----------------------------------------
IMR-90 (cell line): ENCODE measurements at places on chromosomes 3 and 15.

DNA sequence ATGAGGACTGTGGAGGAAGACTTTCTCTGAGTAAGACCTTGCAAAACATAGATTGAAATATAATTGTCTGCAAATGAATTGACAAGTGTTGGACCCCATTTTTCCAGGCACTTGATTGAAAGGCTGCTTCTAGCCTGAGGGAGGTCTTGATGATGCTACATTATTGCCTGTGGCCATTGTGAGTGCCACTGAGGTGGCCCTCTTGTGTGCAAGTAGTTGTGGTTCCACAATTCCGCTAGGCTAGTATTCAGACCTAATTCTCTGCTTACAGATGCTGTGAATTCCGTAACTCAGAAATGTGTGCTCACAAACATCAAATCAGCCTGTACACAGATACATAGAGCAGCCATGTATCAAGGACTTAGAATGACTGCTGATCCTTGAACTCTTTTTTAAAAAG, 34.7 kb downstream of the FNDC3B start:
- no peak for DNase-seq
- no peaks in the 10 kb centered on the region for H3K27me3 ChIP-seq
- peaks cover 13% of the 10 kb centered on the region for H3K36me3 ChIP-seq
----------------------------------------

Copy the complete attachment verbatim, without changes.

IMR-90 (cell line): ENCODE measurements at places on chromosomes 3 and 15.

DNA sequence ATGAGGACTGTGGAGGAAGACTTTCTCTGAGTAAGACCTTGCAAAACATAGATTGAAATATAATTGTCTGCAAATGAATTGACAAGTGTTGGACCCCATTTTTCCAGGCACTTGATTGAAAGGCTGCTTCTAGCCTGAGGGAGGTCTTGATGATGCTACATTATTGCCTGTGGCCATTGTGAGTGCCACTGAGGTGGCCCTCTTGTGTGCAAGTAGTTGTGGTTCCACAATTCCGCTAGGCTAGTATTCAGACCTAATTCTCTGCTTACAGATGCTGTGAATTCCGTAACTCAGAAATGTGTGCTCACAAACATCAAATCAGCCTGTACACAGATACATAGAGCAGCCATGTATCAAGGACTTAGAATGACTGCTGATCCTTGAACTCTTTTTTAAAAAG, 34.7 kb downstream of the FNDC3B start:
- no peak for DNase-seq
- no peaks in the 10 kb centered on the region for H3K27me3 ChIP-seq
- peaks cover 13% of the 10 kb centered on the region for H3K36me3 ChIP-seq